-       M.Citrifolia/Noni – fruit (1.4m)
     -       Floresta Super Extremo – chemical (1.2m)
     -       Gallersia Integrifolia/Ajosquiro – bark  (0.8m)
     -       Unknown Funghi (awaiting identification) (0m)
     -       Collpa Claylick clay (mineral) (-7m)
     -       Rio Tambopata water (- 9m)

     (figure in brackets denotes sample distance in meters from rainforest floor)

Collpa Claylick Clay

The collection from Tambopata represents the initial stage of an evolving project, a work in progress. The aromas we carry with us are transient, temporary - some gradually fading as a result of time, fluctuations in temperature and altitude. Others will maintain their vigour.

Our journey will now take us onwards to the Altiplano, Atacama, Atlantic and beyond where new narratives will emerge and the distillation process will continue. And as we leave the jungle we learn that a hydrosol laboratory will be developed to become a permanent resource at Rainforest Expeditions.

Completed Hydrosols

Our gratitude and thanks go to:  

Kurt Holle, Nina Rodin, Abi Box, Milagros Saux, Jesus Duran, Dr.Varun Swamy, Katherine Torres, Julian Herrera Sara, Claudia Torres Sovero, Patricia Deza, Richard Vargas Jara, Liz Paipay, Clifton Carter, Jesse Beck, Sabino Quispe Jaen, Cesar Carrasco Moroco, Eric Franz, The Hval Family, Misael Valera, Danny Couceiro, Lana Austin, Jorge, Tony, Dino.

From Sophie Morrish

29.02.2016 - 31.03.2016

Happiness doubled by wonder *  

(Part One)
The Tambopata Rain Forest inspired in me a powerful reconnection with a particular state of innocence, one of intense childlike wonder. Overwhelmed by the sensorial clamour of the place, the heat, humidity, sounds and smells, all unfamiliar, all enthralling, not least among them was the sheer visual complexity of the jungle. Looking about you it is difficult to settle your gaze on any one thing, the rich tangle of shrubs, trees and vines, far from being a passive backdrop, is host to a myriad of wonders and innumerable narratives that play out to an intricate soundtrack of birds, insects, monkeys and frogs, mostly unseen, their presence betrayed only by their sounds.

Perception is radically different here to that experienced in a tamed landscape, it is an environment of vital forces, a near pristine habitat of living systems that are evident at every turn, (Tambopata National Reserve is one of the largest contiguous areas of primary rainforest in the Amazon basin and considered by many to be the best). Walking in the forest new and intriguing natural phenomena assail you at every turn; to realise a singular viewpoint or focus is impossible and perhaps more importantly, seems senseless to pursue. Very quickly a strong sense of being ‘within’ takes hold and, surrounded, you realise your perspective is rarely one of any great (physical), distance from a thing observed. 

It takes time to feel your way into this place, as initial fears and uncertainties slowly fall away - although never entirely - they are replaced by transient sensations of ease, familiarity, comfort and most frequently, elation. Days are punctuated in unanticipated ways - the distant sound of a large tree crashing to the forest floor, the chatter of monkeys, call and response between Toucan, the grunting, crunching and snorting of a passing band of White-lipped Peccaries, (not to mention their eye wateringly pungent odour!), the relentless flow of industrious leafcutter ants across the forest floor, all are fascinating, all are utterly absorbing. Once you stop to observe a given phenomena you become aware of all the surrounding relationships that give context to that which first caught your attention. Hours pass in what seem like minutes, the days never long enough to exhaust the feeling of enthrallment. It is the complex living connections, visceral and dramatic that are in essence the magic of the place. Here it is possible to feel deeply, what we, (in the ‘developed world’), have lost by all we have gained.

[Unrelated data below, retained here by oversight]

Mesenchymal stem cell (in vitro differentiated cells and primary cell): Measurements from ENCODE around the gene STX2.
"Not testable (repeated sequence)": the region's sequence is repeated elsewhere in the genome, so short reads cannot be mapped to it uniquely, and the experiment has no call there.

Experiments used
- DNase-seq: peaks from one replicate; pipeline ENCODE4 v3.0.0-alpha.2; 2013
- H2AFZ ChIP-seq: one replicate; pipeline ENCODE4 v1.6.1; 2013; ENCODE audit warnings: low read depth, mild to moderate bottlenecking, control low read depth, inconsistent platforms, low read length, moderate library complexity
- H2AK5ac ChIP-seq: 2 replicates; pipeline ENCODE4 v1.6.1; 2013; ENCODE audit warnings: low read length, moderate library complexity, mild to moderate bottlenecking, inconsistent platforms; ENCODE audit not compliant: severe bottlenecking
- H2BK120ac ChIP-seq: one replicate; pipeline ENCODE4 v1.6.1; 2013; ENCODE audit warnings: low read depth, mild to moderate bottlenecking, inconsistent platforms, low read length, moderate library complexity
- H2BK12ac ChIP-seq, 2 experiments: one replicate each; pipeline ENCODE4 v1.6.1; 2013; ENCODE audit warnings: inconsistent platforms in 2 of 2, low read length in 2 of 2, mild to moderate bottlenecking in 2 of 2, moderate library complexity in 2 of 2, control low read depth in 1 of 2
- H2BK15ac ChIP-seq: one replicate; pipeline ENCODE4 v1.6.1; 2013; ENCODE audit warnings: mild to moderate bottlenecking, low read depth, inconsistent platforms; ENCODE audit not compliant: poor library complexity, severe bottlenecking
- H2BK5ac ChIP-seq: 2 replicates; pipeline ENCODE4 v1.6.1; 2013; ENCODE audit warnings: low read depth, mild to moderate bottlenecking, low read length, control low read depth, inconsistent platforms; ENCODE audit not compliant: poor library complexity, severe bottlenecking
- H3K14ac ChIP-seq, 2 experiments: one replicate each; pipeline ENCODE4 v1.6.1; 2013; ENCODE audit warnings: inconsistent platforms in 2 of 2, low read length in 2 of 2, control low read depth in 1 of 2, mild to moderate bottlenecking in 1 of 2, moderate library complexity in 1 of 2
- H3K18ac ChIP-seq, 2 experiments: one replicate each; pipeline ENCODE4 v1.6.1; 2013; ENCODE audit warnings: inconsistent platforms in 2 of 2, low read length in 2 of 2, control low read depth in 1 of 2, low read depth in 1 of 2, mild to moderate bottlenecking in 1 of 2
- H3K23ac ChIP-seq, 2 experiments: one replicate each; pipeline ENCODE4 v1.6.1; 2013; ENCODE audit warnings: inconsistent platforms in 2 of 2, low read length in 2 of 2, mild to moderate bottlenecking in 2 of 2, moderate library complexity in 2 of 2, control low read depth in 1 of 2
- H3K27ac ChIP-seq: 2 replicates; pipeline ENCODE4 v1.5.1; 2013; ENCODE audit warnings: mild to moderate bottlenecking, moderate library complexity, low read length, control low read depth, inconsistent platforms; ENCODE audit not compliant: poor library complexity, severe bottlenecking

Returning home from the jungle, there is so much to process, so many impressions and experiences, thoughts, feelings and ideas. Reading through my notebooks, looking at photographs, films and drawings made, listening to numerous field recordings, it feels too soon…a sharp pang of emotion, a sense of loss even, tells me it is indeed too soon for me to acknowledge this experience as passed, (past). 

My starting point for this residency was to explore unlikely parallels that might be drawn between my ‘habitat’, North Uist, in the Western Isles of Scotland, (arguably one of the most Bio-diverse places in the U.K.), and that of the Amazon Rain Forest, (the most Bio-diverse area of the planet); locations whose natural circumstances could hardly be more different but each of whom is of immeasurable value in their own right and should I feel, be acknowledged and treated as such. This particular strand of enquiry, (a component of other deeply held, long standing creative interests), began with field recordings made in Uist in early 2015. Now, enriched by juxtaposition to the Amazonian ‘data’, the work needs time to develop, I am excited to see where and to what it will lead. I hope I can do justice to all that has brought me thus far.

For an artist whose work primarily stems from walking and consideration of phenomenal relationships, a visit to the Amazon Rain forest was nothing short of the most treasured and exquisite of gifts - one that will enrich and inform my practice far into the future, one for which I do not have the words to adequately express my gratitude for. I am eternally grateful to Nina Rodin and The Trélex Residency for this wonderful opportunity and to Kurt Holle / Rain Forest Expeditions for their unstinting, remarkable generosity in facilitating it. Equal thanks go to all the hardworking staff at the Refugio and Tambopata Research lodges, to the guides and researchers whose knowledge, expertise and good humour added so greatly to the whole experience. Thanks goes too to the many visitors who took a keen interest in my work and who welcomed me to join their walks, in particular Edith Wu, Lynette McLamb & Todd Steiner, with whom, (in the company of Robin their guide), I saw so many marvellous creatures.